Can You Trust a ‘Certified Humane’ Pet Food Brand?

We investigated the animal welfare claims on Open Farm’s pet food labels and found they don’t live up to the hype.

A cat looks up from its food bowl
Credit: David Yu

Investigation Food Industry

Americans love their pets. More than 65 million households own a dog, the most popular pet in the U.S., and 46.5 million homes own the next most popular pet, a cat. All of those animals eat a lot of food — U.S. pet owners spend $58.1 billion dollars per year on food and treats to keep their pets well-fed, in fact. And a growing number of pet owners want to be more discerning with that kibble, with an increasing share buying pet food marketed as “humanely raised.” But our investigation found just because a pet food brand markets itself as humanely raised doesn’t necessarily mean the animals are raised or slaughtered any differently.

One pet food brand, Open Farm, has been lauded by top-ten lists as a most sustainable or most ethical pet food brand, included among companies that use language like “cage-free” and “grass fed” on their labels. But Open Farm goes farther — it’s the first ever Certified Humane dog and cat food brand — marketing itself as “humanely raised” and “sustainably sourced.”

“Just as you want to give your pet the best life you possibly can,” reads Open Farm’s online mission statement, “we work diligently to ensure that the animals in our supply chain have a chance to live their very best lives, too.”

Pet Food Labels Feature Humanewashing

Much like greenwashing, a term used to describe false or overinflated marketing claims that a product is eco-friendly, humanewashing refers to marketing tactics that tout a product as more ethical than it really is. With both of these marketing ploys, companies make positive claims that are either overinflated at best, or at worst, completely inaccurate. They’re common on meat packaging, and that includes labels for pet food.

These tactics are common in part because they have been fairly successful. A 2018 nationwide survey of consumers found that “free-range” and “cage-free” increased intent to purchase by 14.8 percent and 15.8 percent, respectively.

This works with pet parents too. One market survey found 38 percent of U.S. consumers are looking for “all natural” pet foods, while 74 percent believe companies should be more transparent about their farming practices.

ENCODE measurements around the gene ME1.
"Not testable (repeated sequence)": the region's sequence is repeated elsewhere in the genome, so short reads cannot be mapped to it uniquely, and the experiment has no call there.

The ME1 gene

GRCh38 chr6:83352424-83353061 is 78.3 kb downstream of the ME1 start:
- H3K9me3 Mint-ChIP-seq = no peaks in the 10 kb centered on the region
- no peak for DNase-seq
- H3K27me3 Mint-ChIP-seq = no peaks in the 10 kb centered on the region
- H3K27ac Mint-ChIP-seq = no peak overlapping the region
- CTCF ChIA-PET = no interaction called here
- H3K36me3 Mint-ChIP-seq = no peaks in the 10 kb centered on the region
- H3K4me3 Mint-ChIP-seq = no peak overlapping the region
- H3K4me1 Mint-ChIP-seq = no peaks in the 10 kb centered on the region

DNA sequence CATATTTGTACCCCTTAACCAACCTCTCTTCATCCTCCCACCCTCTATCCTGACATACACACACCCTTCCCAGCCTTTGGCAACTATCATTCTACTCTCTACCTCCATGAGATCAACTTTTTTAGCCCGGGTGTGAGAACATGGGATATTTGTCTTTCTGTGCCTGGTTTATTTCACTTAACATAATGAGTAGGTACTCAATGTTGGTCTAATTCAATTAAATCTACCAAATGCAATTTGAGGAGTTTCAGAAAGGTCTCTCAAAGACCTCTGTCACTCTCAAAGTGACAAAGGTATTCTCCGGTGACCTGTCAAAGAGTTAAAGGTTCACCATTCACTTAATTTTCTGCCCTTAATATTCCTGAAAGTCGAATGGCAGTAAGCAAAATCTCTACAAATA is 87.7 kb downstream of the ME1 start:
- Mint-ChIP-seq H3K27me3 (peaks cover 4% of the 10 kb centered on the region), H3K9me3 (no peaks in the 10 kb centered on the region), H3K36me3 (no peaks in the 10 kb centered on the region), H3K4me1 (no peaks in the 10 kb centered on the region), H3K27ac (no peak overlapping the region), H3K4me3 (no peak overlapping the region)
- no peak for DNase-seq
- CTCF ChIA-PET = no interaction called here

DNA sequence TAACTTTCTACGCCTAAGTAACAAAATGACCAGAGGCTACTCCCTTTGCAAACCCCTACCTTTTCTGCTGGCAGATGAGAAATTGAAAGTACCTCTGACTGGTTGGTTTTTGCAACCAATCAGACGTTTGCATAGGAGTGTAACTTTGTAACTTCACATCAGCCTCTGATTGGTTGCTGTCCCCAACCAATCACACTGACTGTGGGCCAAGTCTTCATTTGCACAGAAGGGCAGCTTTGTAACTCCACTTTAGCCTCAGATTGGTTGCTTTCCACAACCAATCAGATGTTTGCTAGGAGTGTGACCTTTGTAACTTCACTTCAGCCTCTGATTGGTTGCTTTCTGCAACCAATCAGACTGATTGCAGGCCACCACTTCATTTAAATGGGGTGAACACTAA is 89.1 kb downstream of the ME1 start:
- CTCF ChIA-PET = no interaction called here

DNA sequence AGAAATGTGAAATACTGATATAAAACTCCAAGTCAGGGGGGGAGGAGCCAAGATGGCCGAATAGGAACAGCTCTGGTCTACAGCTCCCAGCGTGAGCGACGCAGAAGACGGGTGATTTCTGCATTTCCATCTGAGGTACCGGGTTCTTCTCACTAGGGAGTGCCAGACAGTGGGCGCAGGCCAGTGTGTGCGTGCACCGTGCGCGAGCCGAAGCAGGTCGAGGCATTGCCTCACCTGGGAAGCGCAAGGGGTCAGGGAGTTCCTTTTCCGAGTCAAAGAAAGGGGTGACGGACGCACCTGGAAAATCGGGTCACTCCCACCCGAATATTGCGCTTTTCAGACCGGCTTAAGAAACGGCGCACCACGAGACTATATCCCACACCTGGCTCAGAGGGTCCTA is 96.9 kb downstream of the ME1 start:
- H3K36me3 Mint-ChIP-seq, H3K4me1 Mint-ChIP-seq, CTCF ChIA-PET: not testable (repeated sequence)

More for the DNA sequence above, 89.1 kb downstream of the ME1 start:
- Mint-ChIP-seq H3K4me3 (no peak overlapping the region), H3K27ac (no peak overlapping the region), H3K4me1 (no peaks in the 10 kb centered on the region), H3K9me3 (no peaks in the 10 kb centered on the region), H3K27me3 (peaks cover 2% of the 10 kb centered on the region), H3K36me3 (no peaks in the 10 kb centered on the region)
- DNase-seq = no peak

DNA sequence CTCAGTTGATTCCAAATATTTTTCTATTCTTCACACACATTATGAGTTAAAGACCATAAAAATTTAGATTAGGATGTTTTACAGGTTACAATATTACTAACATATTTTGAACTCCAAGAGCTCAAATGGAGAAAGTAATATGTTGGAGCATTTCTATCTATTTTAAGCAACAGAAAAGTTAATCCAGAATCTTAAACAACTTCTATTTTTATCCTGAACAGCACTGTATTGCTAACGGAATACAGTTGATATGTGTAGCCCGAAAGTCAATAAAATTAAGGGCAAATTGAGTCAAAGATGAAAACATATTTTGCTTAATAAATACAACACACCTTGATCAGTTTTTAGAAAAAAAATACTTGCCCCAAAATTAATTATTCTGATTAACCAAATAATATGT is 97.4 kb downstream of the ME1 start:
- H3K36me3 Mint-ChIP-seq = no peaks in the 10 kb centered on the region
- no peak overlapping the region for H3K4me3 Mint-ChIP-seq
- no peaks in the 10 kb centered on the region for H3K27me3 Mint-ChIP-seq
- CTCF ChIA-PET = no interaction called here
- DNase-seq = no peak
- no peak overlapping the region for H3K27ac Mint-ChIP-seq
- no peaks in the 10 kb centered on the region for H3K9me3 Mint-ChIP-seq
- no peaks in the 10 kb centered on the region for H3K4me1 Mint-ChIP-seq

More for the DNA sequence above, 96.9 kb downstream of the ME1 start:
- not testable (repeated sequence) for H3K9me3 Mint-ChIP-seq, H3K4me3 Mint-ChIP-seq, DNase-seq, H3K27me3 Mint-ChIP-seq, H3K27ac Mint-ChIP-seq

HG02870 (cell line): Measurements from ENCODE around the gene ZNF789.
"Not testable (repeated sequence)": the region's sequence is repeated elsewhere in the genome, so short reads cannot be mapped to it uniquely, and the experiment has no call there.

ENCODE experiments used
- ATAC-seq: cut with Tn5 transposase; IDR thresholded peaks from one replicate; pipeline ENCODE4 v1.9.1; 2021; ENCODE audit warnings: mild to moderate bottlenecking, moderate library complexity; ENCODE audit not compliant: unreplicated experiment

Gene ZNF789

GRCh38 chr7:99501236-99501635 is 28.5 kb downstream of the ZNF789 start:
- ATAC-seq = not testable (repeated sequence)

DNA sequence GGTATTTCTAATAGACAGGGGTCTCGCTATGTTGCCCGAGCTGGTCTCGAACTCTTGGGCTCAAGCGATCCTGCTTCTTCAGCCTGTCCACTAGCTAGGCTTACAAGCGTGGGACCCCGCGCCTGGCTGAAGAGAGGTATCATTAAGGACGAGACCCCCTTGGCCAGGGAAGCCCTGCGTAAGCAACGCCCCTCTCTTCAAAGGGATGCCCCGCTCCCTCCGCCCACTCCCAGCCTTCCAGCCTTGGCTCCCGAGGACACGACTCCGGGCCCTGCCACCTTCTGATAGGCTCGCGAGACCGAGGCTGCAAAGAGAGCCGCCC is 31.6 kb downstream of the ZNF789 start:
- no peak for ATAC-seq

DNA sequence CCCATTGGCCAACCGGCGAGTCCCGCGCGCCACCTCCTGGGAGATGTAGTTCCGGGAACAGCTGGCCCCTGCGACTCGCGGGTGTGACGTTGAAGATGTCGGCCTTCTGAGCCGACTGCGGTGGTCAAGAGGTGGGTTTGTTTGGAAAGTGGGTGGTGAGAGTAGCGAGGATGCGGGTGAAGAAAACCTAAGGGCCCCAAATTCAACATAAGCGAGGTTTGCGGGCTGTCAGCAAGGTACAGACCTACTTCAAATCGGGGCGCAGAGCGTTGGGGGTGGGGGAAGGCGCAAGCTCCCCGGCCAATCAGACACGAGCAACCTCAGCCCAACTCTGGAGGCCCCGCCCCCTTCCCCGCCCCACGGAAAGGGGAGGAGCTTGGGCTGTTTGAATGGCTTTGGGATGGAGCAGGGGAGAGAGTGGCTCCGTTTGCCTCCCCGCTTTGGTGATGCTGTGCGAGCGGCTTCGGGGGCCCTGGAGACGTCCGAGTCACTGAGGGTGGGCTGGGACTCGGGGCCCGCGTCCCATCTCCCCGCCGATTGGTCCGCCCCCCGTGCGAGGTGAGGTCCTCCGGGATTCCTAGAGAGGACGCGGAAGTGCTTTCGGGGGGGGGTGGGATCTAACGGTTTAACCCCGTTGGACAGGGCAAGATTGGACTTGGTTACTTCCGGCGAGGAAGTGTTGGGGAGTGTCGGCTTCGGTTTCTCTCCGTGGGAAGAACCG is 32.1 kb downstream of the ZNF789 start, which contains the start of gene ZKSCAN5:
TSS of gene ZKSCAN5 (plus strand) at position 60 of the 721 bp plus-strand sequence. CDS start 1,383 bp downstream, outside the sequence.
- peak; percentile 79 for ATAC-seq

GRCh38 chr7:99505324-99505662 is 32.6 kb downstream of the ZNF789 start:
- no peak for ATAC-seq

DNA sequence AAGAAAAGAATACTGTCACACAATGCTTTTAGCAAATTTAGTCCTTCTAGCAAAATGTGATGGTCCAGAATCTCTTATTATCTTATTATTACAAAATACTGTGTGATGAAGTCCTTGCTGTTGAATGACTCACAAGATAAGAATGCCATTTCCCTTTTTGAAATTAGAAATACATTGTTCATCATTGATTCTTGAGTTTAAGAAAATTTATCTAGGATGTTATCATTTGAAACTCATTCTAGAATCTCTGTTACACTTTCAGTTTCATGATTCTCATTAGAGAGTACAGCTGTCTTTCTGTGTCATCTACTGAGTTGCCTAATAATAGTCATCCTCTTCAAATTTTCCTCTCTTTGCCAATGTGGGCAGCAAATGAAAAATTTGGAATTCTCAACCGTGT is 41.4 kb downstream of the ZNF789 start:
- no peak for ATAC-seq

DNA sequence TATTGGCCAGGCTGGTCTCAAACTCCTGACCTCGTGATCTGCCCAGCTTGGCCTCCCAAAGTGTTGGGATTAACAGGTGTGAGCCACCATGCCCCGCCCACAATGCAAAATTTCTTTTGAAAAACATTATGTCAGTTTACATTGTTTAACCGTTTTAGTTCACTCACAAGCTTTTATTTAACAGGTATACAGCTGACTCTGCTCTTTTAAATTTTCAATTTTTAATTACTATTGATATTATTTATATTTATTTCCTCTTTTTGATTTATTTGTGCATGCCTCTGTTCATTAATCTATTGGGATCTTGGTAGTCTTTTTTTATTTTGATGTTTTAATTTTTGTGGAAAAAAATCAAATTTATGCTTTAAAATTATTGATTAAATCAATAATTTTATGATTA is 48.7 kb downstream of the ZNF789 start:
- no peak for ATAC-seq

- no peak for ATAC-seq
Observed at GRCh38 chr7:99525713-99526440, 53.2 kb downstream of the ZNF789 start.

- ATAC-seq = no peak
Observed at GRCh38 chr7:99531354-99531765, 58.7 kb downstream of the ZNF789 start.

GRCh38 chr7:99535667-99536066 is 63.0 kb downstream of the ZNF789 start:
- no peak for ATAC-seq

Investigating Open Farm’s Humanely Raised Pet Food

Open Farm’s Freeze-Dried Raw Grass-Fed Beef dog food, labeled as “humanely raised & sustainably sourced”

Cardiff University researcher Carly Baker analyzed Open Farm’s claims in a 2023 study, telling Sentient that she chose this specific brand due to the “certified humane” designation. Open Farm is far from the only company whose humane marketing doesn’t match how farm animals are actually raised. In fact, says Baker, “they are actually doing better than other companies.”

The majority of pet food comes from industrial meat production — around 30 percent of what’s leftover from processing and unsuitable for human consumption. Just like any other meat you find in the grocery store, it’s sourced from animals raised with minimal welfare standards and no regulatory oversight.

Looking into Open Farm, Baker found a lack of transparency and traceability in the company’s supply chain, despite the company’s messaging and Open Farm’s own traceability tool, advertised on each bag of food and accessible on the company website. As the site explains, the tool allows consumers to trace every ingredient back to its source. “We go to great lengths to find the best ingredients in the world, auditing every meat provider we work with to make certain they meet the highest standards. Sounds like a lot? We think it’s exactly what your pet deserves.”